Word – Callous
Callous – Word of the Day
[adjective]: Being insensitive and emotionally careless about others’ sufferings or feelings.
[noun]: a thickened, hardened area on the skin of the foot or hand.
[noun]: To have cruel and insensitive disregard toward others.
Use of this word first came into the picture during the mid 16th century. This word is derived from a Middle English and Latin word ‘callosus.’ The metamorphical sense of callous came into the world of English almost 300 years after the invention of its literal meaning. Robert Louis Stevenson used the word adequately while writing the Treasure Island. It included the phrase, “But, indeed, from what I saw, all these buccaneers were as callous as the sea they sailed on.” This word is also influenced by the Latin root ‘callum’ to define hard skin.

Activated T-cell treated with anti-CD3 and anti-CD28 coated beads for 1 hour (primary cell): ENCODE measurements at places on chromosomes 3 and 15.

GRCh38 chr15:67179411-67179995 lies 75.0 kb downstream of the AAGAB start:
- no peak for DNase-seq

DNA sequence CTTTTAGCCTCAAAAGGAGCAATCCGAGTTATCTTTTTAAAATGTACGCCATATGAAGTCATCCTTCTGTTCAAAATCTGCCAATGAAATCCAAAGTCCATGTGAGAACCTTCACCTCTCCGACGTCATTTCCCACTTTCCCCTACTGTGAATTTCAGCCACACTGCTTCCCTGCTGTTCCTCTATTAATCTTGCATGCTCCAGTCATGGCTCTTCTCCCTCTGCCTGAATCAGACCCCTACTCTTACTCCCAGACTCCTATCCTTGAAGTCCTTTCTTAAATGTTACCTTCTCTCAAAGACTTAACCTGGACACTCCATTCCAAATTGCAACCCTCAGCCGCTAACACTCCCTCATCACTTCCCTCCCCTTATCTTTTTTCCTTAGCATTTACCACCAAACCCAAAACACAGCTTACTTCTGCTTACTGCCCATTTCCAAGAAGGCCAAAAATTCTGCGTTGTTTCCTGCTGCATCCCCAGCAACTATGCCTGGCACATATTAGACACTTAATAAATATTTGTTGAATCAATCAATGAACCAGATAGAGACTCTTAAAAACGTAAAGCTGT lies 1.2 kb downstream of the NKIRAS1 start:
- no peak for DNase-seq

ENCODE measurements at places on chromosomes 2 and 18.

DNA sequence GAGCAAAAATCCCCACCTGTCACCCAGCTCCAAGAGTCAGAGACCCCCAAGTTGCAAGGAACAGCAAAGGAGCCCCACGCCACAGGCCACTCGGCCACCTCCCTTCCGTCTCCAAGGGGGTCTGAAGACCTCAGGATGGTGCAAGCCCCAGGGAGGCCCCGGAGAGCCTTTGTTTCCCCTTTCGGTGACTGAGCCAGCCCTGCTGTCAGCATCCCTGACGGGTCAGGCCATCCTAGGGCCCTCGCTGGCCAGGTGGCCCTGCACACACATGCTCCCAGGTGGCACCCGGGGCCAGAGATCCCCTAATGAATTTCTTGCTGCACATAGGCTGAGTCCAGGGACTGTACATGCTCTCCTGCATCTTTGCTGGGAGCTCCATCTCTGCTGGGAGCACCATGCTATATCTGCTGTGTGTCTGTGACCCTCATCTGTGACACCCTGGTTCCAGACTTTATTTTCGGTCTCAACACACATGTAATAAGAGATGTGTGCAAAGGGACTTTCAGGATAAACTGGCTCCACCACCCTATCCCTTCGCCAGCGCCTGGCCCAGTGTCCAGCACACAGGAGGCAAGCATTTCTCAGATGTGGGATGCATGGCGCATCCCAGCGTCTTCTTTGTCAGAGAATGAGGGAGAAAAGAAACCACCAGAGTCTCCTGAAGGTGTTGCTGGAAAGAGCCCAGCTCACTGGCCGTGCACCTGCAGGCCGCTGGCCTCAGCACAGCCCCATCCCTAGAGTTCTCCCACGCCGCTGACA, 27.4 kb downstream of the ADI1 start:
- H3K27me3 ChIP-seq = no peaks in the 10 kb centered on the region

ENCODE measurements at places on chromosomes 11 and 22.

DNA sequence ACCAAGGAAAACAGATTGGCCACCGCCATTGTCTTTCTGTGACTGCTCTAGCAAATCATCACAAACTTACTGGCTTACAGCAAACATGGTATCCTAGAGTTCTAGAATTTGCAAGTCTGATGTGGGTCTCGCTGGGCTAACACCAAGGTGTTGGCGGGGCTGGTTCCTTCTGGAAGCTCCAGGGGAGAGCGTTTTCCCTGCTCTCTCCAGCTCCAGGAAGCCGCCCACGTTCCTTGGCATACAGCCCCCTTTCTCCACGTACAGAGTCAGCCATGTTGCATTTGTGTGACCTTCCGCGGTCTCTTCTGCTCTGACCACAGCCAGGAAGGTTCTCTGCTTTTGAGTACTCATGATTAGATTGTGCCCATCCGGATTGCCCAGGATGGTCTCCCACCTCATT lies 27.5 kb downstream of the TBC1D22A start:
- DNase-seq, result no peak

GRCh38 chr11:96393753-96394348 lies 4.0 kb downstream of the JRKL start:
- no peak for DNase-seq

1. Adjective examples – callous:
1. Not helping the wounded on the road is callous behaviour.
2. I was taken aback by her callous words.
3. How can your behaviour be callous while your twin is an empath?
2. Noun examples – callus/Callousness:
1. I have to go for a pedicure as there is a lot of callus on my feet.
2. Accumulation of callus on my sole is making it difficult for me to walk quickly.
3. Taking care of your feet during winters and following nourishing tips will prevent the formation of callus to avoid any troubles.
How do you integrate such callousness into your actions?
5. Make sure your callousness doesn’t hurt the ones you love.